My mother was born in 1900 in a small town in County Galway, far from the voguish vegetarian restaurants and feminist covens of the Dublin intelligentsia. Yet she caught the whiff of the zeitgeist, recalling those early years of the 20th century in Ireland as the most exciting, sizzling, expectant and exhilarating period there could ever have been.
I thought, when she spoke about that golden age, that she might have been infusing it with nostalgia. But, as Roy Foster’s magnificent and magisterial chronicle demonstrates, it was altogether so. Ireland really was throbbing with budding writers, artists, poets, playwrights and revolutionaries, all swimming in this melee of high talk, fiery ambitions and passionate persuasions. As it happens, the economy was also improving – there was a mini Celtic Tiger boom – and that must have lifted expectations too.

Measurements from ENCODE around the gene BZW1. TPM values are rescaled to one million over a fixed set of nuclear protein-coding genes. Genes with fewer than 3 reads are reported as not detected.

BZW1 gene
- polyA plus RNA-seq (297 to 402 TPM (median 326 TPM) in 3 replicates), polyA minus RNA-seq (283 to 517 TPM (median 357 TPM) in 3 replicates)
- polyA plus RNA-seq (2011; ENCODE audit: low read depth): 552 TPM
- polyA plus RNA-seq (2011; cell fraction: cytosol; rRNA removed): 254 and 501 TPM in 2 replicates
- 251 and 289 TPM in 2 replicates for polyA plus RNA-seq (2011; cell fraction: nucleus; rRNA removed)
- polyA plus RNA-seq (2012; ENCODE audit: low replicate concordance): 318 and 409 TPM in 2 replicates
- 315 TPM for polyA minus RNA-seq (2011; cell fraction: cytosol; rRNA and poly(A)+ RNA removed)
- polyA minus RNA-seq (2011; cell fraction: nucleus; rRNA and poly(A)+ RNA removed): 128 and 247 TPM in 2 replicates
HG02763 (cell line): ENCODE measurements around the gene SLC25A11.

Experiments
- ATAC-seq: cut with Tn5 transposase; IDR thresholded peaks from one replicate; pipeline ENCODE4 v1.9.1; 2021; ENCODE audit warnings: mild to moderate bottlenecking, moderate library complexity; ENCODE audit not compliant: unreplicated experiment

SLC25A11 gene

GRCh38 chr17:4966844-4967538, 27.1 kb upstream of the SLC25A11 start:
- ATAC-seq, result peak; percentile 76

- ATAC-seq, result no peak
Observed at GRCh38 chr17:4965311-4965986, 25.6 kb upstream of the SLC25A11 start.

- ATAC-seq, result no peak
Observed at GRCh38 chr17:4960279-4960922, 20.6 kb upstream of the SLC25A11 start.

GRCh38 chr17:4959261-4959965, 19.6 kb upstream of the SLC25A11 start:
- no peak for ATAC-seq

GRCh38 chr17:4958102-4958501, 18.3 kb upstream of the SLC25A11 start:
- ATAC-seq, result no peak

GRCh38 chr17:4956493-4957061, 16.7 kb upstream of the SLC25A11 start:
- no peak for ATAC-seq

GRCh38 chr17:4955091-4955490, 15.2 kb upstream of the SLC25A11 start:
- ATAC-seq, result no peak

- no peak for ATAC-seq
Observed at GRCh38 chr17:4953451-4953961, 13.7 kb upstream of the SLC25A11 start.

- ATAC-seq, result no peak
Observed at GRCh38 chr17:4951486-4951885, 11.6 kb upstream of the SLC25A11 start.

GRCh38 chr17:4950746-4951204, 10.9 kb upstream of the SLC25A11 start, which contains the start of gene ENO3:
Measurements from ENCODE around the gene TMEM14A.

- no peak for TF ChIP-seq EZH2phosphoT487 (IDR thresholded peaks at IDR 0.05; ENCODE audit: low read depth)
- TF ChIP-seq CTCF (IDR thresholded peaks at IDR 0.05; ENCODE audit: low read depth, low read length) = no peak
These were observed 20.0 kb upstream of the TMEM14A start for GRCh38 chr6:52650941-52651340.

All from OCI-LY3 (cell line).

On every page of this meticulous and extraordinarily knowledgeable group biography there is potential for a drama or a novel. The cast is fabulous: Yeats; Constance Markievicz, the posh girl turned revolutionary, who, we learn from a contemporary witness, always maintained a ‘tony’ accent but was still adored by the